In short, extension of the Missouri Compromise line was overwhelmingly rejected by Northerners even when only New Mexico and California were at stake--and would be even less popular in the North if it would involve the rest of Mexico. Yes, it is true that a majority of northern Democrats eventually abandoned the Wilmot Proviso--but they did so in favor of "squatter sovereignty" not the Missouri compromise line, and they did so only after it was clear that (1) the US was not taking any territory south of California and New Mexico, (2) northerners were pouring into California and guaranteeing it would be a free state, (3) the Mormons in Utah had no use for slavery, and (4) that left only New Mexico which most northern Democrats--as well as Daniel Webster--thought of as a desert unsuited for slavery. If there was any way to get northern Democrats to stick to the Proviso or else lose all popular support it would be to annex All Mexico!
    Last edited: Aug 16, 2019
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  12. Grand Archduke of Austria Jimmy Fever 105

    Jan 11, 2016
    Heaven (land of peace)
    If some form of 1866 Annexation Bill is written and put before congress, which Presidents or Presidential Candidates would have the fortitude to pass it? Otherwise could an earlier version have appeared some 2 decades earlier?

    Houston is the only one I could see wanting an 'Annexation Bill' to go before Congress and who would want an actual vote on it. There is no other president who is as jingoistic enough and wants to create both slave and free slaves states at the same time.

    The Oregon Treaty was signed on 15th June 1846, whilst negotiations, war tensions and escalation took place between March 1845 to June 1846. The American-Mexican war took place between April 25th, 1846 and February 3rd, 1848. The Treaty of Guadalupe Hidalgo was signed on 30th May 1848. Let's say Houston does not give in to his own bluff as Polk did, that the British would "commission immediately some thirty ships-of-the-line in addition to steamers and other vessels held in reserve." Houston waits and to his surprise, the Peel government ends on the 29th June 1846 and is replaced with a Whig government and Lord John Russell as Prime Minister. On the 15th August 1846, the 54-40 line is agreed as the Whigs back down because of the war scare, more pressing issues in Europe and that issue had dominated government since March 1845. On the 15th October 1846, Congress passes legislation to declare war on Mexico.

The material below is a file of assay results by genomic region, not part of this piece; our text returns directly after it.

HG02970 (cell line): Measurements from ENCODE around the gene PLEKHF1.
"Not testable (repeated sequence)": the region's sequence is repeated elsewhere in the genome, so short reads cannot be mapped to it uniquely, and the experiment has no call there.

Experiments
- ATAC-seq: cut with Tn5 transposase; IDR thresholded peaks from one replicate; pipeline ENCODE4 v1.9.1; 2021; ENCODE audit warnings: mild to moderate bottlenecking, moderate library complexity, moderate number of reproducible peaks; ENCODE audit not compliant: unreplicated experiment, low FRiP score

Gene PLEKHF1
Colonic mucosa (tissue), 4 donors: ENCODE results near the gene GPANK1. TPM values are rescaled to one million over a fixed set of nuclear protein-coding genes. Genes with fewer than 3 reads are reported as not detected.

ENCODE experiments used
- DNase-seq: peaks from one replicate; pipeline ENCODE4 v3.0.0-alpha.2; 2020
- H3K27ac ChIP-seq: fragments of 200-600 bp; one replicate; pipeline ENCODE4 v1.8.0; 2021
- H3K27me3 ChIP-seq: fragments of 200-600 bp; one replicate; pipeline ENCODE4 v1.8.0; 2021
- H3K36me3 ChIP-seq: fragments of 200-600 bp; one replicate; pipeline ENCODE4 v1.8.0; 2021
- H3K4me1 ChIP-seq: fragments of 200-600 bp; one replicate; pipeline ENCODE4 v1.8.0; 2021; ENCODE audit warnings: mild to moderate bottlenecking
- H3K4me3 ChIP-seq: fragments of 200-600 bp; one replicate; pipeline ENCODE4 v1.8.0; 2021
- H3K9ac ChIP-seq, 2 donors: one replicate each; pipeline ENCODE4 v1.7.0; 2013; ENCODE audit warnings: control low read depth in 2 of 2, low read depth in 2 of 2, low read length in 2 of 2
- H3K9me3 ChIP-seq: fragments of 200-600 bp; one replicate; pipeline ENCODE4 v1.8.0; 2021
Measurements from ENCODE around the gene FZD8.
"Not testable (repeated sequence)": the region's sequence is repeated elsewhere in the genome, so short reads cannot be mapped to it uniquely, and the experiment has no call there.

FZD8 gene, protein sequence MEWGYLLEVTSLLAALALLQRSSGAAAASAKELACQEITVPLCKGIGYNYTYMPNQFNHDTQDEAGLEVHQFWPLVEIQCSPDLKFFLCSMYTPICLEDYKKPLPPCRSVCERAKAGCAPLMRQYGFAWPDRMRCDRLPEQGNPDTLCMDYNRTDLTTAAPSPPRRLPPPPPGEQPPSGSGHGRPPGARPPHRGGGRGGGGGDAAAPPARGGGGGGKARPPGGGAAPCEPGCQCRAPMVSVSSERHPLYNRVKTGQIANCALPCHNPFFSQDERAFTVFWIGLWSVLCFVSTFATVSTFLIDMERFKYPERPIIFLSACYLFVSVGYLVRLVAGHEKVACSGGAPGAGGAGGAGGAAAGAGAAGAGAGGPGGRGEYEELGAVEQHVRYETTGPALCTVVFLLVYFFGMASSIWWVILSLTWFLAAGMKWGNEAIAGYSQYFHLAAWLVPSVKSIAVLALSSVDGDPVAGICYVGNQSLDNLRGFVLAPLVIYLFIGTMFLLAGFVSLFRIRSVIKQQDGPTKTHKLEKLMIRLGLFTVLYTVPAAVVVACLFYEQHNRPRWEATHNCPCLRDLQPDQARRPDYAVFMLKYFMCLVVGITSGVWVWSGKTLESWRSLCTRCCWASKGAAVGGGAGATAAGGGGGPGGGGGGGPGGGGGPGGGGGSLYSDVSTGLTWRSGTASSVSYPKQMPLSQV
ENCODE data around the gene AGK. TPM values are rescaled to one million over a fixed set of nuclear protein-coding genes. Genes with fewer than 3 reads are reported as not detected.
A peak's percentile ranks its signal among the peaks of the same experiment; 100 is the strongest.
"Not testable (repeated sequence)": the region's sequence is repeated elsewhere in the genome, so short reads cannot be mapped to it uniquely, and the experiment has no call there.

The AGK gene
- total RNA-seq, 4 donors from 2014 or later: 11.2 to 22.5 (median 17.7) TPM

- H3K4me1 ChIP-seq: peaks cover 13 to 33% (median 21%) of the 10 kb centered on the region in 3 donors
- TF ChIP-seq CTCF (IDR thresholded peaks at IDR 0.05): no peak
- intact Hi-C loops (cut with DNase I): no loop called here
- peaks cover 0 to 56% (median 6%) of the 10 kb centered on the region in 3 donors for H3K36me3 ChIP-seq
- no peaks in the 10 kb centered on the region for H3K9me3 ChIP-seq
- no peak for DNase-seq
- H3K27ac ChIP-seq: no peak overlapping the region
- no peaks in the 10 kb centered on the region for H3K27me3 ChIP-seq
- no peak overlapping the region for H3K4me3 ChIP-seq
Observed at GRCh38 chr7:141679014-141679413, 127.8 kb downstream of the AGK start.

If Houston annexes the Oregon country, you don’t have to think too far ahead to think about annexing ‘Canada’. Annexing Oregon will have spilt this future territory in half. His realistic and intelligent attitude should inform him that if he offers statehood to any of the Canadian territories, it is their prerogative to accept it or not, which is what 'The Annexation Bill 1866' did. So if he draws up an ‘Annexation Bill’ he will come to the conclusion that he needs to annex more territory in the South to balance the Slave states against the Free Slave states. I’m afraid the Golden Circle becomes not some thought anymore but more of an actual proposal and prominent in US politics and if it’s Houston’s idea it’ll become government foreign policy. The Golden Circle was originally though up post 1857, this scenario pushes it back to 1848-50. If Houston does not accomplish it, which is likely, it will dominate the next Democratic president's term.

    Yucatan did not become a state because of internal conflict between Mayan and Yucatecans: (European decent)
    • "In desperation, President Santiago Méndez offered Yucatecan sovereignty in exchange for military assistance to the governor of the island of Cuba, the admiral of Jamaica, the ministers of Spain and the United Kingdom, but none responded to his pleas. Finally, the Yucatecan delegation in Washington made a formal offer for the annexation of Yucatán to the United States, an argument that appealed to some of the radical expansionists and the Young America movement. President James Knox Polk was pleased with the idea and the "Yucatán Bill" passed the U.S. House of Representatives but was discarded by the Senate. The war with Mexico had become more complicated than anticipated, and the US Congress did not want a second war with the indigenous of Yucatán."
    There is a problem at this point with Houston's foreign policy. Having taken all of Oregon and drawing that farthest line south in Mexico, he'll conceptualise an 'Annexation Bill' to annex all of Canada but he has not got much territory left in the South to balance Slave states against the free slave states. Now I know the Golden Circle will be the counterbalance but how on earth is the US going to justify annexing the remaining part of Mexico alone? What are you going to do, just invade it and illegally annex it? If that's what Democrats call for pre-civil war, the Golden Circle could play a role, if not a central role, in the reason the civil war comes about.


    What rationale would Houston have in proclaiming the slave-free Republic of Texas in the American Civil War